PPI: Can pulp and paper producers as well as suppliers to the industry join the teams?

Anyone connected or not even connected to the industry can submit ideas, via the different channels we have set up (website, social networks ...). Both producers and suppliers will be part of the teams. The teams will really have to become teams and will spend a lot of time together. The cohesion is in that respect crucial. It would therefore be difficult to include more people in the teams. For this reason the Two Team Project has two other features - the "skybox" and the "fan clubs". People can join the fan club of one of the teams and engage in discussions. CEPI member companies who are not represented in the teams can join the "skybox" - a position with a clear view of the ring, but with less work.

PPI: Can anyone from the industries involved apply? If so, how do they join the teams?

We have finalized the teams (see Blue and Red boxes). The blue team is led by Heiner Grussenmeyer (Stora Enso, Germany) and the red team by Jérôme Grassin (CTP France). All major players in the sector and in the research community are involved in the teams. There is no open call for (new) members. CEPI has approached the suppliers, researchers, universities, companies and free thinkers in the teams, who have then proposed team members on their behalf. The remaining free seats - to be filled with outsiders - will be decided upon by the teams themselves. It is hugely important that there are enough outsiders in the teams to make us think outside of the box.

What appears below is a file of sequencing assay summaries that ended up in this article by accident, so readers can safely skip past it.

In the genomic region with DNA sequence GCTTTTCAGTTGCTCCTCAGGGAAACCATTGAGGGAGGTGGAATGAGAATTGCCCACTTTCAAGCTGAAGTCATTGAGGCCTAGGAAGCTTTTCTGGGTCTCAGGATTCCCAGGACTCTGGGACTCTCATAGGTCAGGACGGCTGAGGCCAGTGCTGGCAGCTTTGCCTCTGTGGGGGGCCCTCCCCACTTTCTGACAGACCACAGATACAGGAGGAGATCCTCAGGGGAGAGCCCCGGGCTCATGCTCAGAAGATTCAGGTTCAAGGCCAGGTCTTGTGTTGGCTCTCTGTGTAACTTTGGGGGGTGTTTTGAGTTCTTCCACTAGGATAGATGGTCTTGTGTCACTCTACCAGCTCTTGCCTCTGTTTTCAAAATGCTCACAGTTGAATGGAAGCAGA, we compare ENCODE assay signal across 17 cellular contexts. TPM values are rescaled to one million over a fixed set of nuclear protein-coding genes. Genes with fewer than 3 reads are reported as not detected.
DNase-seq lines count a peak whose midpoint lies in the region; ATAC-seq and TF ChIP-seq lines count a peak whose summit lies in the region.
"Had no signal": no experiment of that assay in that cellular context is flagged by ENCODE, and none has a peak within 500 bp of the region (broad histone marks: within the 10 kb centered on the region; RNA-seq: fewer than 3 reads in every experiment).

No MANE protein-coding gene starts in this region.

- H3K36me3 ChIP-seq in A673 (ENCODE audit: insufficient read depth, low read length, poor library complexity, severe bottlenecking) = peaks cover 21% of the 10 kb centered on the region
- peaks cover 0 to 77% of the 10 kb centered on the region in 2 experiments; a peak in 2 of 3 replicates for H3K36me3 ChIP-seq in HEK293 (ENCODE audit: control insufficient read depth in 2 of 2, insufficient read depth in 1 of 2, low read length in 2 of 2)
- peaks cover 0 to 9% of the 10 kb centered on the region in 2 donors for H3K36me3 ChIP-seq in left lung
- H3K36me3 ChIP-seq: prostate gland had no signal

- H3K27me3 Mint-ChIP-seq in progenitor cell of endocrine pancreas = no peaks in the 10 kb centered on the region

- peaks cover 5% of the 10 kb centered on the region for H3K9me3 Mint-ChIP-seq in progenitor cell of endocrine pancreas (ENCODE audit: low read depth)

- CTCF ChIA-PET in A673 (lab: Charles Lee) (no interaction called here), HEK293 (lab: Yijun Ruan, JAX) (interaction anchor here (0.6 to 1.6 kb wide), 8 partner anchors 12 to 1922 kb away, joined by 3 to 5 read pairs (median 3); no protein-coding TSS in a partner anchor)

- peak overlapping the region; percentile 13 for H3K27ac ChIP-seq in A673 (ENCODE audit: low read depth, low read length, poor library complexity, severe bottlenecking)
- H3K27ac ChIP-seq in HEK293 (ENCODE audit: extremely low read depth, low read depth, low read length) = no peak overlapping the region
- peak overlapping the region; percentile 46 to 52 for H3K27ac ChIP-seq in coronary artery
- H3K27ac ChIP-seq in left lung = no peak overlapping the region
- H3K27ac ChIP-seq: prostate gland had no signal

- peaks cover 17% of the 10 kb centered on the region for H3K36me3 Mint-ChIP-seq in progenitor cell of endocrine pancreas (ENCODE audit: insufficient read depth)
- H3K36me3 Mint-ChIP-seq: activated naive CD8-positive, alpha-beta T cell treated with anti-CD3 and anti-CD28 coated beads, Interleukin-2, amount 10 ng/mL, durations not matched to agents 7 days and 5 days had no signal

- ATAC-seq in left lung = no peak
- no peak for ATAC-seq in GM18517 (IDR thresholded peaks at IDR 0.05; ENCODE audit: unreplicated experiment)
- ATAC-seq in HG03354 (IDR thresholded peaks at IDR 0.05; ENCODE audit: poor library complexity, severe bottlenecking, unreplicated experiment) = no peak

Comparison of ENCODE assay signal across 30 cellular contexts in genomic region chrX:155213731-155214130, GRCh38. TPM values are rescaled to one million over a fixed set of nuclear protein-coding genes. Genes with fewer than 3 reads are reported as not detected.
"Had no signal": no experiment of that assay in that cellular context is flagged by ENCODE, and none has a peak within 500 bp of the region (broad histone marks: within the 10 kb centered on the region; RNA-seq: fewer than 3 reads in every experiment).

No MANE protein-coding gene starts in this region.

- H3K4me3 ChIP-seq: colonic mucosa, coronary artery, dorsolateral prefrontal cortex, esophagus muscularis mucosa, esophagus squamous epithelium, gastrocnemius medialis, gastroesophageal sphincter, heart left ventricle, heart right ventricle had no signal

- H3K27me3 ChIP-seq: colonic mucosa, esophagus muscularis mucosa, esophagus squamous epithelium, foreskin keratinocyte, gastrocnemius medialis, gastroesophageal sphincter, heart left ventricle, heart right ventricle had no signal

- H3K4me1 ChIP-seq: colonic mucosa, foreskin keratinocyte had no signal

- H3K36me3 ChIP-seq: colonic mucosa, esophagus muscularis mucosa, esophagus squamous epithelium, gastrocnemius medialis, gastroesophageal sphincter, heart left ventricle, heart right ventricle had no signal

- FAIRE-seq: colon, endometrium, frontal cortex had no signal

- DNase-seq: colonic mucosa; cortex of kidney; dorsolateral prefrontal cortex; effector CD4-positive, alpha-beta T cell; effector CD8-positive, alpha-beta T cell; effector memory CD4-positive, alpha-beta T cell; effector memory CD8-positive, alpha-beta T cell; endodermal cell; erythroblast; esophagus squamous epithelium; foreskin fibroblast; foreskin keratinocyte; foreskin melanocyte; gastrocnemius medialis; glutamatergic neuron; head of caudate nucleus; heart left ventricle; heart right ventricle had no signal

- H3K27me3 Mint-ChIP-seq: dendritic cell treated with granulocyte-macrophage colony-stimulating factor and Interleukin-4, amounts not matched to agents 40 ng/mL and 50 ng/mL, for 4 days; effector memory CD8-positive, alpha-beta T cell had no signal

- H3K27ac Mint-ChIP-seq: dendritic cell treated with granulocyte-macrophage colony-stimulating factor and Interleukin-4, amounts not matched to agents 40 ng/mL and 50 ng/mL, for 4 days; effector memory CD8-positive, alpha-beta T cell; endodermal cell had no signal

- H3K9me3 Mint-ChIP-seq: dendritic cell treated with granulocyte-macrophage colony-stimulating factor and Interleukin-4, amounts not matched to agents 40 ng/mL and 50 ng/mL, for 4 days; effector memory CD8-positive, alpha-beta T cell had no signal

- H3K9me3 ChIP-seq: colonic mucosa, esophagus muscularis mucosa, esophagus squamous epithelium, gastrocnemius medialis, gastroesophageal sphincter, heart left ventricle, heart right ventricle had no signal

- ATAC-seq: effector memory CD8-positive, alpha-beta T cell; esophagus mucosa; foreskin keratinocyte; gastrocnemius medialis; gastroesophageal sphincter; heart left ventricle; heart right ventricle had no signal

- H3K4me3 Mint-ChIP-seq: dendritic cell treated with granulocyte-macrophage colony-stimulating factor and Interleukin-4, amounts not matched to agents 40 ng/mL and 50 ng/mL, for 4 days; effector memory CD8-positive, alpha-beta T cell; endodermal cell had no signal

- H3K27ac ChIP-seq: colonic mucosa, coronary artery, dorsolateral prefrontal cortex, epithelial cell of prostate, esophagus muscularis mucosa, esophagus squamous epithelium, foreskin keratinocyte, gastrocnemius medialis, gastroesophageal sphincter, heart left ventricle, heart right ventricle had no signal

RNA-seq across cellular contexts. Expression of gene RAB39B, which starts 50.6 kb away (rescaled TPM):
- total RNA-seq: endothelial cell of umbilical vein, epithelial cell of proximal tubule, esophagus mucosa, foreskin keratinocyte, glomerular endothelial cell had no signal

PPI: Can technology be submitted by non team members? If so, how do they submit it?

Absolutely, that is a must. The two teams can be approached by anyone with a good idea, via the special website (www.unfoldthefuture.eu). Furthermore, we have set up a Twitter account (@CEPI2TP), a LinkedIn group (@CEPI Two Team Project) and a Facebook account (@2050 Roadmap: Two Team Project) to invite people to submit and discuss ideas. We hope that the submitted ideas will partly come from existing literature, partly be known, partly be new for our sector but known elsewhere and partly be fully new. These ideas will be digested and combined by the teams into generic concepts for breakthroughs - combinations of ideas that can be clustered into a clear and innovative direction. The final report will describe the generic concepts that the teams feel are the ones this sector should further develop.